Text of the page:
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Sumatriptan succinate (SS) is a 5-HT1 receptor agonist used in the treatment of migraine having poor bioavailability (15%) due to its extensive first-pass effect. The aim of this work was to prepare SS sublingual fast dissolving thin films (SFDTFs) allowing the drug to directly enter the systemic circulation and bypassing the first-pass metabolism. Plain thin films were prepared using solvent casting technique adopting 2(3) × 3 factorial design to study the effect of polymer and plasticizer type and concentration on mechanical properties and in vitro disintegration time of the plain prepared films using Design-Expert®. Medicated films were prepared after addition of 35 mg SS to each of the two selected plain formulae (F6 and F7) having desirability values above 0.9 showing the values of: 0.038, 0.039 kgf/mm(2) and 156.24, 164.16% and 0.0248, 0.0240 kgf/mm(2) as tensile strength, percent elongation and elastic modulus, respectively. PVP K30 was efficient as crystallization inhibitor in retarding SS crystallization. Pharmacokinetic study of the optimum formula F7 (PVP K30:SS (1:1 w/w)) in healthy human volunteers using LC/MS/MS revealed a shorter tmax (0.25 h) compared to Imitrex® tablet 25 mg (2 h) which is considered promising especially for the rapid relief of acute migraine attacks.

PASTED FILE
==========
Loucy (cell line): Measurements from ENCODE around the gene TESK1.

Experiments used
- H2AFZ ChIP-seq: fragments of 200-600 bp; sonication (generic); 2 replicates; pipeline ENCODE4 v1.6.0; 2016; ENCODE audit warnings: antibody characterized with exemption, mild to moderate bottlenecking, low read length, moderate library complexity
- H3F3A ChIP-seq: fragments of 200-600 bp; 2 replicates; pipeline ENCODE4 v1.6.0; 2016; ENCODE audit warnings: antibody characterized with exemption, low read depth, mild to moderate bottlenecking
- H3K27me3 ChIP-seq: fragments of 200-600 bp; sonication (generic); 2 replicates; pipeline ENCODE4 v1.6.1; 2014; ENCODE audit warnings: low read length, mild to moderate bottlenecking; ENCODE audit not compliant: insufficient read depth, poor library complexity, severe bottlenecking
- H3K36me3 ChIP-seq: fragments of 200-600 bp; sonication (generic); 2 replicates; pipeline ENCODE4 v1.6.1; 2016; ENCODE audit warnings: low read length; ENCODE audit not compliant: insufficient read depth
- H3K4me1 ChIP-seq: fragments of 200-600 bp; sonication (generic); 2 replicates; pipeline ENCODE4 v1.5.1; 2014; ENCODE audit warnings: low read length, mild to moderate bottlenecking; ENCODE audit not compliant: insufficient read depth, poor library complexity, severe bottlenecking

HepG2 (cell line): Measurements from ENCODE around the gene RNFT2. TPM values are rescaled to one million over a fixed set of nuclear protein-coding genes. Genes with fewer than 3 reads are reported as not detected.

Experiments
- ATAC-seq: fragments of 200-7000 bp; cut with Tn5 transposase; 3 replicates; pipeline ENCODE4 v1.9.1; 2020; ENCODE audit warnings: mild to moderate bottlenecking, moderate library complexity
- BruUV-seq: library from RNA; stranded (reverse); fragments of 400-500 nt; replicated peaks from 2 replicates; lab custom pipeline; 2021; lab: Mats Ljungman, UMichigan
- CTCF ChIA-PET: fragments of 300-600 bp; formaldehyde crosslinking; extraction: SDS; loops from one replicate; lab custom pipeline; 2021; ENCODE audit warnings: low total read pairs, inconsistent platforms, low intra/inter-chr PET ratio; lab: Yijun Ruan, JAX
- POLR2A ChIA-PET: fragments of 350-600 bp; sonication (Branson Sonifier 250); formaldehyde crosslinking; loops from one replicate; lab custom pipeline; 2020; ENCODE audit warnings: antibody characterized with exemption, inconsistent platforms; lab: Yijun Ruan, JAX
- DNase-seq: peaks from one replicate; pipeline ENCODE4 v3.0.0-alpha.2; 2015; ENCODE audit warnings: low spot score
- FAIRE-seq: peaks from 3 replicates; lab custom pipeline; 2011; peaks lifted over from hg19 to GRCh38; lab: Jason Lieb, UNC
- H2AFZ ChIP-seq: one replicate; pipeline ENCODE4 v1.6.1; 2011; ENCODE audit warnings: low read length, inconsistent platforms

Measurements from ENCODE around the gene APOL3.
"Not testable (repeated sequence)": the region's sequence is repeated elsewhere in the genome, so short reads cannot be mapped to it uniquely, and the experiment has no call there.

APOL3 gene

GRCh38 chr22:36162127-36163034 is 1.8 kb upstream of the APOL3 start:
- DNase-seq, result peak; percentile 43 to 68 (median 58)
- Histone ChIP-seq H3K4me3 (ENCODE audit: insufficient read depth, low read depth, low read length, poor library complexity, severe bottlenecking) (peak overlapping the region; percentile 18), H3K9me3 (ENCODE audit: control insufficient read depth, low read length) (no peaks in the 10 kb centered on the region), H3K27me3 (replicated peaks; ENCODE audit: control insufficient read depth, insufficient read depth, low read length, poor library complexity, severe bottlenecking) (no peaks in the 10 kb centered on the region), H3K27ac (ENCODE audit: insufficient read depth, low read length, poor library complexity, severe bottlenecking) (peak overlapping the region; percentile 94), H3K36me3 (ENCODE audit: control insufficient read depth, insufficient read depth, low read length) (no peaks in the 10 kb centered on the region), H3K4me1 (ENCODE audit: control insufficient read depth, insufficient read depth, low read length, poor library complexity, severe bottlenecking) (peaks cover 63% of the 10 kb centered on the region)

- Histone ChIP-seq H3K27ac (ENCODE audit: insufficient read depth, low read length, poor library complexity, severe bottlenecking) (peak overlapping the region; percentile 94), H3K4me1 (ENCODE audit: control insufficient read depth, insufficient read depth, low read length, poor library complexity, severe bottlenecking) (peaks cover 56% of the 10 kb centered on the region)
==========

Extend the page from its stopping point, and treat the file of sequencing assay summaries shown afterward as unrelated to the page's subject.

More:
This randomized, double-blind, parallel-group, placebo-controlled study evaluated the efficacy and tolerability of oral sumatriptan (Imitrex tablets) in 259 migraineurs. In the clinic, patients received oral sumatriptan 25 mg, 50 mg, or 100 mg, or placebo for the treatment of a migraine attack. The results indicate that by 2 hours post-dose, 50 to 56% of patients treated with any of the three doses, compared with 26% of patients treated with placebo, achieved relief of headache (p < 0.05 for each sumatriptan group vs placebo). By 4 hours postdose, 68 to 71% of sumatriptan-treated patients, compared with 38% of placebo-treated patients, achieved relief of headache (p < 0.05 for each sumatriptan group vs placebo). Oral sumatriptan was similarly effective at relieving nausea and photophobia and at reducing clinical disability. The pattern and incidence of adverse events did not differ between treatment groups. All doses--25 mg, 50 mg, and 100 mg--of sumatriptan were effective and generally well tolerated. Dosing should be individualized according to the needs of the patient.